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We can kick out of the resolution Glass 2012, David, (David Glass is an assistant debate coach at Harvard.

He's published prior debate

theory articles in Rostrum, and two philosophy papers on scientific experimental design in peer reviewed journals. He has an M.D. and is the author of more than 70 other papers on molecular and cellular biology. He coached high school debate for over 30 years, and is a current board member of the Boston Debate League, and a former president of the National Debate Coaches Association.), February 2012, Neg-Neg Policy Debate Theory Escaping the Obligation to Defend a Resolution,, Accessed 11/29/12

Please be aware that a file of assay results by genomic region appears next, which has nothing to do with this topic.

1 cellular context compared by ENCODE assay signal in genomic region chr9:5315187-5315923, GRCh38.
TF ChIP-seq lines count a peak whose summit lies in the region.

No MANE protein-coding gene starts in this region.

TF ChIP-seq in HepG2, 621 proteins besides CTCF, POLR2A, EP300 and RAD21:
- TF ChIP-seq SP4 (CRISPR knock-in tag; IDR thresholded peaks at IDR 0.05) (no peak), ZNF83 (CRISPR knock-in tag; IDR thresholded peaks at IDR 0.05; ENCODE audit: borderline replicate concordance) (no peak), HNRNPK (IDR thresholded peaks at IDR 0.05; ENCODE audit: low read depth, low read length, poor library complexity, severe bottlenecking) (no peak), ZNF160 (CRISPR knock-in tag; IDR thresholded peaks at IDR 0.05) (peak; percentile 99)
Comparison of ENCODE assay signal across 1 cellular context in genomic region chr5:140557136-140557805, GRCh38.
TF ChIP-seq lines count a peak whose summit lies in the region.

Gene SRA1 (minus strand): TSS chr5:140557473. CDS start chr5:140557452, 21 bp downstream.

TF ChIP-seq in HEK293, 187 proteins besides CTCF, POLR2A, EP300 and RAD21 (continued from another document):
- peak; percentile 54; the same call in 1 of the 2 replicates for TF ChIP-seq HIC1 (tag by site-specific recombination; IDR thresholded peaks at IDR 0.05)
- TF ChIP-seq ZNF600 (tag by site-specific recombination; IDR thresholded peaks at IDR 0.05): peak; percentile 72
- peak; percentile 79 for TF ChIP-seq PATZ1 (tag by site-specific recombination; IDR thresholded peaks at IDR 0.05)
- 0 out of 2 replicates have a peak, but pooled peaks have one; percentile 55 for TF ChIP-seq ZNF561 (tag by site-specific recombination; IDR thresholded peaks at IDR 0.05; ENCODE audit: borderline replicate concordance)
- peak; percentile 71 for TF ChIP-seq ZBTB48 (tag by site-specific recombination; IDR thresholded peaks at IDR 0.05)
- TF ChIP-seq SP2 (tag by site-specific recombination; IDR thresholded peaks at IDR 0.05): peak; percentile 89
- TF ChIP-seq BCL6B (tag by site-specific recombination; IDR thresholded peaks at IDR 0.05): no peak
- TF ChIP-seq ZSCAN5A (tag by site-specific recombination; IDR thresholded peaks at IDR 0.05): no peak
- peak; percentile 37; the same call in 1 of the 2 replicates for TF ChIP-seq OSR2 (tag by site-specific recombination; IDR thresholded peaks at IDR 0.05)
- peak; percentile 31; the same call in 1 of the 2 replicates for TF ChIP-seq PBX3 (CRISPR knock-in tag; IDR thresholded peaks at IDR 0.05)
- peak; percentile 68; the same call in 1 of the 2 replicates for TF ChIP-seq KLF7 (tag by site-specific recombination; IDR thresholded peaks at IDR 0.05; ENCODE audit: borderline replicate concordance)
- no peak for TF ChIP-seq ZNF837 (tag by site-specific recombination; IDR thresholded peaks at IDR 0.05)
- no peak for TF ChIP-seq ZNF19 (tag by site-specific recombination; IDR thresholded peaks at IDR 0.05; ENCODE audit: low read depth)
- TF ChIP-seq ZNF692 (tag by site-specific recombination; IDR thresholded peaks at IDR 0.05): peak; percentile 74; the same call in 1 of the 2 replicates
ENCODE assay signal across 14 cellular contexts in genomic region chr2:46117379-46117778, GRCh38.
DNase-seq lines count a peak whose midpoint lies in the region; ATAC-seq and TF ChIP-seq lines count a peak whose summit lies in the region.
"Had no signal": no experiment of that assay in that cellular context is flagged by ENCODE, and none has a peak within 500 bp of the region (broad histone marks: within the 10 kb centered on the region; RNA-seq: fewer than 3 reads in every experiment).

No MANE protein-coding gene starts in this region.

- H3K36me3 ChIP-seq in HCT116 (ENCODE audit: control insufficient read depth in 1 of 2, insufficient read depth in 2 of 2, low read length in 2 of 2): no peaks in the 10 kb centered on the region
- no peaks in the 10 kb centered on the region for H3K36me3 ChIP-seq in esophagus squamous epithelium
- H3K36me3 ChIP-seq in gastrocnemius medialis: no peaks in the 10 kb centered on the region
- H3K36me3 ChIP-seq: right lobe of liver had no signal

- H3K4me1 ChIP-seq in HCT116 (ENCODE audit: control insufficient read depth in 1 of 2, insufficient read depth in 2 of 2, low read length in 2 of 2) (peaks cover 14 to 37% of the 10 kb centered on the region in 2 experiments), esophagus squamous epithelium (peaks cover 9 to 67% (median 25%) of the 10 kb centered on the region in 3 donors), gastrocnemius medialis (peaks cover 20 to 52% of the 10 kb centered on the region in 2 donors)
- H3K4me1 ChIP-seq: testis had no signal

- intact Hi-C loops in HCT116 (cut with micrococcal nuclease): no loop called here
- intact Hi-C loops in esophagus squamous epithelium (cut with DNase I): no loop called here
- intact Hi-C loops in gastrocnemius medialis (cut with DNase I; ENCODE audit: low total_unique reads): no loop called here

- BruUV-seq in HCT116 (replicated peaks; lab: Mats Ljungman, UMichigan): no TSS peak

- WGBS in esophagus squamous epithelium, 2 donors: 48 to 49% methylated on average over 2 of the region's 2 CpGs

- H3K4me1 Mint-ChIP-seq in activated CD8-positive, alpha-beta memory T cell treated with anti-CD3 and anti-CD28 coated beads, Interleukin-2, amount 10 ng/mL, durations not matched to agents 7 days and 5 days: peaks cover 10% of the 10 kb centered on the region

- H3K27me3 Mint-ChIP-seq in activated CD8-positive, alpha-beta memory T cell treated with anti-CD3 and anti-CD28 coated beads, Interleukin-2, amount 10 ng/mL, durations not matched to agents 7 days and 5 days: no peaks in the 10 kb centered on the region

However, in the course of events, there comes to pass every now and then a resolution that is so egregiously written, so poorly conceived, or so incompletely thought out, that few affirmative debaters can defend it in good conscienceor with much plausible chance of being successful in a competitive debate round. Even in settings where the resolution is not on face indefensible, one might ask whether the affirmative, merely by being so-labeled, must in fact be obligated to defend a resolution. Indeed, one might ask why it absolutely must be the case that the affirmative argue in favor of a resolution that they might in actuality disagree with, and, if an alternate framework for debate is workable, why it might not be advocated by the academic Policy debater. This is to suggest that there is such an alternate possibilityto suggest that rather than the affirmative being obligated to defend the resolution, the affirmative could take the initiative of proving the resolution to be incorrect or falseand to do so in a way that does not require the negative team to defend the resolution (since to require such a thing would establish an untenable situation if the motivating factor for a Neg-Neg Framework is to allow for debate in the setting of a resolutions indefensibility. However, the negative team could choose to affirm the resolution given a particular affirmative approach its just important that they not be required to do so). This theory of debate is called Neg-Neg, in recognition that it would allow for competing reasons as to why the resolution should be rejectedthat the affirmative start with such a reason, and that the negative then argue for the rejection of the affirmative. In Neg-Neg Theory, the key aspect is competitionthat the affirmative and negative teams cannot be two ships passing in the night, but rather that the negative team has to do more than give an alternative rationale as to why the resolution is false the negative has to prove the affirmative rationale to be incorrect and thus deserving of rejection for some reason